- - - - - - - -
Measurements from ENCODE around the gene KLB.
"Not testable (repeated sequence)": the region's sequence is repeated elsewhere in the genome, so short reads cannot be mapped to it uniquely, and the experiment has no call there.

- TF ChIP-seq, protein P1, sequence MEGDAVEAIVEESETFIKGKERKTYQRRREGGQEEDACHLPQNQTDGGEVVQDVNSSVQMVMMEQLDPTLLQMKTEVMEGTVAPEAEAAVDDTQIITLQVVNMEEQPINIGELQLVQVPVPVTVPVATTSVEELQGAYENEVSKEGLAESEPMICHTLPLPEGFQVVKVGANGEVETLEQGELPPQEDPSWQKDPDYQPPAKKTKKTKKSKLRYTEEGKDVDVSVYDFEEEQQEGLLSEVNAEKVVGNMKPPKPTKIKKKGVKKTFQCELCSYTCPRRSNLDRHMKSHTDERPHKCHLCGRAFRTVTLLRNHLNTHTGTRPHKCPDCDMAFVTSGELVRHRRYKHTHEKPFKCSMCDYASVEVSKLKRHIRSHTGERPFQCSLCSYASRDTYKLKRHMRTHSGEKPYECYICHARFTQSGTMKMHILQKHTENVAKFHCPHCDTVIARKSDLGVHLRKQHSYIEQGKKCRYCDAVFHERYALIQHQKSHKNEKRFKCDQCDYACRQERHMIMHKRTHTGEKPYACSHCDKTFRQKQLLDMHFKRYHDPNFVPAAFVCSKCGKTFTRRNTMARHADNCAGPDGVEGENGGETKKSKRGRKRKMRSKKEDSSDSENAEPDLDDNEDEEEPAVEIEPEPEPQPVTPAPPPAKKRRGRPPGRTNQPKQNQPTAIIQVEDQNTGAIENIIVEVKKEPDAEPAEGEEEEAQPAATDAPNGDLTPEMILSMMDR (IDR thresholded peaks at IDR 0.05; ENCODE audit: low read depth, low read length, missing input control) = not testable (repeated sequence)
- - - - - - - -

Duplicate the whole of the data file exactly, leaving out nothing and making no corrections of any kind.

Measurements from ENCODE around the gene KLB.
"Not testable (repeated sequence)": the region's sequence is repeated elsewhere in the genome, so short reads cannot be mapped to it uniquely, and the experiment has no call there.

- TF ChIP-seq, protein P1, sequence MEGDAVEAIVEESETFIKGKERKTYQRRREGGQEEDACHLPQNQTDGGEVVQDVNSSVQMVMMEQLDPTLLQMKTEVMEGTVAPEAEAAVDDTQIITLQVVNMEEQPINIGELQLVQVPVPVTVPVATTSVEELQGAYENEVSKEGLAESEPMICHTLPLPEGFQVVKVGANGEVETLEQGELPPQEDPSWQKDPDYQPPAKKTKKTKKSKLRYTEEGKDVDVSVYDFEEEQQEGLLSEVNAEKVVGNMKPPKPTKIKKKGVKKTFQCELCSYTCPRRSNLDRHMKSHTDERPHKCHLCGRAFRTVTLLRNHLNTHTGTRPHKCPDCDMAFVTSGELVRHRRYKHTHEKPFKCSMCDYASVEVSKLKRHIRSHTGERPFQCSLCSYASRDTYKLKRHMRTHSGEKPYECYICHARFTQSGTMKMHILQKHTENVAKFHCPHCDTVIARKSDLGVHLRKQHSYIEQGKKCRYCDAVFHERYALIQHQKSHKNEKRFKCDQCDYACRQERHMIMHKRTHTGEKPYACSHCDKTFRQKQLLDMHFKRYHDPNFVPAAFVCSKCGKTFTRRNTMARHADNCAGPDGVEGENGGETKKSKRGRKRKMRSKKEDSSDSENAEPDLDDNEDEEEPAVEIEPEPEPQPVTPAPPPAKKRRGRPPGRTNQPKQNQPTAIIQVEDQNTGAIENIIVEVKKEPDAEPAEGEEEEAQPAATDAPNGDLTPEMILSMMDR (IDR thresholded peaks at IDR 0.05; ENCODE audit: low read depth, low read length, missing input control) = not testable (repeated sequence)